They found themselves lost with amorphous memories of where they’d been. The littlest among them, a girl, thought of this night like a fog, though she could see the air was clear. It felt to her like fog, the dark with conical spots of orange streetlight, the haunting wind. Everything was quiet except for that overwhelming wind. The streets were empty, all of them, but still the siblings looked down each one, hoping to spot the takers, or anybody who could protect them from the takers. But always only a brokedown pickup truck with peeling paint, or some other wreck parked halfway up on the curb. Clusters of dead leaves, waterlogged and wilted, submerged in shallow and wide puddles.
By the time the siblings figured out the rules, they’d already lost more than half their number. When they started home there were eleven of them and now there were five. The oldest one left was a worrier, a nervous boy by nature, and because the two older than him were among the taken, and because his brain could not function properly in all his fear, he mistakenly thought they were being taken in order, oldest to youngest. He thought—he knew, for one wrong second—that he would be next. But in all his panic and his calculations his concentration became too diffuse, and they lost another one.
The takers were invisible and the takers were silent. They were something, a type of ghost, perhaps, that none of the siblings had heard of or imagined. The siblings must be mindful, always, of one another as they walked, mentally hugging one another all the way home. If any of the siblings slipped from the minds of the others even for a moment, the forgotten sibling would be taken.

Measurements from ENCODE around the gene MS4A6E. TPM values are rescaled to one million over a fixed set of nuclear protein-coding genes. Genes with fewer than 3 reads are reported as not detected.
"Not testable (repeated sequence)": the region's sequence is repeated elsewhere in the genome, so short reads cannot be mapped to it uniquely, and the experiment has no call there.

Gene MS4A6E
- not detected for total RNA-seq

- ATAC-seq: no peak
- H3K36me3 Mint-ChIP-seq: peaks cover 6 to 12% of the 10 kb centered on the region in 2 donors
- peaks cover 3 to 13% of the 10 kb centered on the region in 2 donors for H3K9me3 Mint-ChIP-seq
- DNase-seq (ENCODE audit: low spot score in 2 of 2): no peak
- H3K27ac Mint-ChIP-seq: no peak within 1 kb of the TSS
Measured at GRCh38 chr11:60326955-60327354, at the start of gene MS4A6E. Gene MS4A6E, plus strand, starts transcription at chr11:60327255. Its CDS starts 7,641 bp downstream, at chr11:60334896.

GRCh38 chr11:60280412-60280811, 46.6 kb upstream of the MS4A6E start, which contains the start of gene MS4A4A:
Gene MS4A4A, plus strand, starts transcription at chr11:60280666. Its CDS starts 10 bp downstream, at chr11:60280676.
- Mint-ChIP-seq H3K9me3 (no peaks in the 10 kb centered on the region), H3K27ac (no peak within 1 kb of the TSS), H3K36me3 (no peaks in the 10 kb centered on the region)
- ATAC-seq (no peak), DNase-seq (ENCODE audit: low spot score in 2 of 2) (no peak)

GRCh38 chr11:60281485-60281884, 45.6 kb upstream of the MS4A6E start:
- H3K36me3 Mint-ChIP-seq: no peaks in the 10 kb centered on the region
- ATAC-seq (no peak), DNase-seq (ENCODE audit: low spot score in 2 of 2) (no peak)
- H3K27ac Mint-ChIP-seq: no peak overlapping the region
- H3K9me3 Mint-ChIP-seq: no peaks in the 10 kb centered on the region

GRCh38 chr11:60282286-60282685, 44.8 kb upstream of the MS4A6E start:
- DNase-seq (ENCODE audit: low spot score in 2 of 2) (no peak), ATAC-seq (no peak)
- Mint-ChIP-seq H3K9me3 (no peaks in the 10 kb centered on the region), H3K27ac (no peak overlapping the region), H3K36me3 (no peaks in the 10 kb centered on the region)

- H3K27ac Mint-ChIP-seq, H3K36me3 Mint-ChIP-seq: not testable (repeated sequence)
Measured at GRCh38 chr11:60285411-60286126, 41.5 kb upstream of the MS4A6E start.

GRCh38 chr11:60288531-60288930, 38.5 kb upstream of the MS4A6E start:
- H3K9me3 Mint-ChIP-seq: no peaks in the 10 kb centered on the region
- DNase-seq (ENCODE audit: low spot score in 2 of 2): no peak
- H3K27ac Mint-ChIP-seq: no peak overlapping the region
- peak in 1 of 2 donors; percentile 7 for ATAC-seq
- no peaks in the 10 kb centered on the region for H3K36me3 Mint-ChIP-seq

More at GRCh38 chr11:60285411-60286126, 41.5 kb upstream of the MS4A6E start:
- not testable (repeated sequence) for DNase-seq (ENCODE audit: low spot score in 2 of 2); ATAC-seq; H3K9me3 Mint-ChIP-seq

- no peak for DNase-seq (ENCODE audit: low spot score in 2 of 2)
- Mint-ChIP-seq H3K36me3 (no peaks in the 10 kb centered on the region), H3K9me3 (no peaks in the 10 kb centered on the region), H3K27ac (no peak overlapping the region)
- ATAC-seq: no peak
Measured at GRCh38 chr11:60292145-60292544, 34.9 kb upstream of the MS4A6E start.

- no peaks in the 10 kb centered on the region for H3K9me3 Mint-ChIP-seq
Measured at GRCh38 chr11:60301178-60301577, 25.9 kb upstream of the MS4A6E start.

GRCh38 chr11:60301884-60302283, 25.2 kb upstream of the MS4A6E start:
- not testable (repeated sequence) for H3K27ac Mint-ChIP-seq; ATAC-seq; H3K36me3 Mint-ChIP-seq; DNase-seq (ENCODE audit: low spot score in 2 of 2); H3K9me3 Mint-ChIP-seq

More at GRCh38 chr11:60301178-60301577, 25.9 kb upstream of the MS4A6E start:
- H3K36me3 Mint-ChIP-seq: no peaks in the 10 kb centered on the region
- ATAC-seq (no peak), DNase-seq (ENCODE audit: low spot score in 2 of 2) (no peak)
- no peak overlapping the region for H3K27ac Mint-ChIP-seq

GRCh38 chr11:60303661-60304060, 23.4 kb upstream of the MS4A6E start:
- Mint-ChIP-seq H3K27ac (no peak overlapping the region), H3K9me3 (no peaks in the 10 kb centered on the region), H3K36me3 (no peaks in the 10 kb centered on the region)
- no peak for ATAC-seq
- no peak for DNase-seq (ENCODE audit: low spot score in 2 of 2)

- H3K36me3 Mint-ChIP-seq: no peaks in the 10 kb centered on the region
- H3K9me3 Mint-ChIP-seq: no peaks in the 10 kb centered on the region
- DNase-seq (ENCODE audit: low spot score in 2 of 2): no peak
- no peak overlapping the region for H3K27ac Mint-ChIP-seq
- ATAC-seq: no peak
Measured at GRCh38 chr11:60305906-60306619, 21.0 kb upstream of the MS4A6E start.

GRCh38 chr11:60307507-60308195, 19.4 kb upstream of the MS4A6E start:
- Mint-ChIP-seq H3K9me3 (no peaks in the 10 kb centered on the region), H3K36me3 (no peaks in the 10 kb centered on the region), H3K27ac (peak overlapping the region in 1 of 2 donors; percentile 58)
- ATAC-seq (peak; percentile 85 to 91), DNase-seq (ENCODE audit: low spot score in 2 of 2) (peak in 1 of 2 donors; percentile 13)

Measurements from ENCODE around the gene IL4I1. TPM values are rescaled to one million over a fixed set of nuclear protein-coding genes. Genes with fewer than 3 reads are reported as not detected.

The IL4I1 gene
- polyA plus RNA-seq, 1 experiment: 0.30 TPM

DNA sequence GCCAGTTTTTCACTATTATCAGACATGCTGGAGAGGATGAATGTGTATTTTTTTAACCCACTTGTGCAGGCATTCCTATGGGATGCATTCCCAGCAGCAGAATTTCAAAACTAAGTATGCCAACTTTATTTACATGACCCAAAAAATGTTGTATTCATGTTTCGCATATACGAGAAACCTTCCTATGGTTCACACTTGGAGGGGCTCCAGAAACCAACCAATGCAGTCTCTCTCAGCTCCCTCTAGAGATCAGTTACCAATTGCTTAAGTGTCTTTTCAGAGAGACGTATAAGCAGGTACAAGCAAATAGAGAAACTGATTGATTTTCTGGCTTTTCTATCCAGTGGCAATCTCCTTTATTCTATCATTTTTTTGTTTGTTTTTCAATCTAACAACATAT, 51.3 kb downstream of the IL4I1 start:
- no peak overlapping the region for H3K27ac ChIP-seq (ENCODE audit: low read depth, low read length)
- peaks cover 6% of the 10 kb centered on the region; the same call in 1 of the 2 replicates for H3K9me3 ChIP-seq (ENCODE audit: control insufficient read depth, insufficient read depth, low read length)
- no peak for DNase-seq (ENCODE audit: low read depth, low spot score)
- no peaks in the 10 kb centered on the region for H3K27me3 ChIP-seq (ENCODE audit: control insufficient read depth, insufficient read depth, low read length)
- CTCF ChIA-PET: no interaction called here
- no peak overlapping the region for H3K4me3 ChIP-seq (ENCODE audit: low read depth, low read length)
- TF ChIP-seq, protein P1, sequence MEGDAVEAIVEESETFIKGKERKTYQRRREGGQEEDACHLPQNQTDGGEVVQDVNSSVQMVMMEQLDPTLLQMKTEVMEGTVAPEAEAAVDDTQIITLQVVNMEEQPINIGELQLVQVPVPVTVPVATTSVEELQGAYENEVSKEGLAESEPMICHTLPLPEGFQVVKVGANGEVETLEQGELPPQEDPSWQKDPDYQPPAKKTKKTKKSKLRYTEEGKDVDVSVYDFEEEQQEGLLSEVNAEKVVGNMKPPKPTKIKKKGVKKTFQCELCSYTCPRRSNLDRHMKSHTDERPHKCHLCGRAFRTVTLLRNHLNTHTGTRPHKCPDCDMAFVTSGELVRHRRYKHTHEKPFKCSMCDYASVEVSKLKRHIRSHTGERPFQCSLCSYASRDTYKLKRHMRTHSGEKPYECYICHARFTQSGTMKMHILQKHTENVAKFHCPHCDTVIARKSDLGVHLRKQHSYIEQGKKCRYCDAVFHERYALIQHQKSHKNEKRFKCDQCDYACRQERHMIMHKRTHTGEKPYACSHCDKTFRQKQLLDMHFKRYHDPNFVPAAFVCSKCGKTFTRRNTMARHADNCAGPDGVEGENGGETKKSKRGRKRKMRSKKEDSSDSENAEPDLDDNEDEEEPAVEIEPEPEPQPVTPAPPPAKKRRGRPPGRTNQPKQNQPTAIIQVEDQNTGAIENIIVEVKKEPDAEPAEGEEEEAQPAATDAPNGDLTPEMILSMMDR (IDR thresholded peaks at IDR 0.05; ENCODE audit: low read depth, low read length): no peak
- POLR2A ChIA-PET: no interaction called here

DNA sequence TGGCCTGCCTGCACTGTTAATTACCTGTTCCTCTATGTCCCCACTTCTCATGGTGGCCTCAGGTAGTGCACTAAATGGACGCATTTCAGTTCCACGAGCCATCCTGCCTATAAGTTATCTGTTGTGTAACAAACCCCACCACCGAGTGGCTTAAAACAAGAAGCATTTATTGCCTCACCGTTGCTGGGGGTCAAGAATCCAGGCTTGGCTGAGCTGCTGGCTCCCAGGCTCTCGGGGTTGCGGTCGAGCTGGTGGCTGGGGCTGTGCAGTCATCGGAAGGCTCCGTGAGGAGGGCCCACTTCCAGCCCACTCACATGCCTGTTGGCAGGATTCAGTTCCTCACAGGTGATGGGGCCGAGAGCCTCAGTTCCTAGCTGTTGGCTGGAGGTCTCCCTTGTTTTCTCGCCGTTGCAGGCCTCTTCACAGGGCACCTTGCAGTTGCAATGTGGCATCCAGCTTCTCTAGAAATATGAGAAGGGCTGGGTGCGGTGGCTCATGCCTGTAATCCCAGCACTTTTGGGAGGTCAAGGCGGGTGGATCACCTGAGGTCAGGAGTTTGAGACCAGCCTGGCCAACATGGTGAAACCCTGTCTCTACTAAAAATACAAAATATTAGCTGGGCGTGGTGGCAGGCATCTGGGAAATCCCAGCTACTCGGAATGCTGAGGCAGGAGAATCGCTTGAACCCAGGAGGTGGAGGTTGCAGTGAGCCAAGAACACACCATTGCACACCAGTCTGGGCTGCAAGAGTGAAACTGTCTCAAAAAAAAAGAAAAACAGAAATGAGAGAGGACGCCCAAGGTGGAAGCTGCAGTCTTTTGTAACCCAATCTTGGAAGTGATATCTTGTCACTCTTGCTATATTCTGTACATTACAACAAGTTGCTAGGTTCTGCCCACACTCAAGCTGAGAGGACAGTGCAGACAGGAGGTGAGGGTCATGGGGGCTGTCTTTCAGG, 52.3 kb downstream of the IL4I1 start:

When there were four left, the siblings hit a complication with the algorithms in their heads, and in one brief moment lost two, including the nervous boy. The littlest one thought it would be easy to make it now. She only had to think of her older sister, who was very brave, and her sister only had to think of her. But they walked down a street that was suddenly familiar to the littlest one, and she thought she knew where the bus stopped near here. She looked, and her sister was gone.
Now the littlest one had to think of herself, and she did. She thought of herself and she ran. She thought of herself and she told herself if she made it home she could have all her brothers and sisters back. She made this rule up herself, but if she stopped believing it, she would have no chance of making it home.
Joshua W. Jackson writes fiction and nonfiction. In the summer of 2013, he will finish the Master of Professional Writing program at the University of Southern California, where he teaches an undergraduate composition course.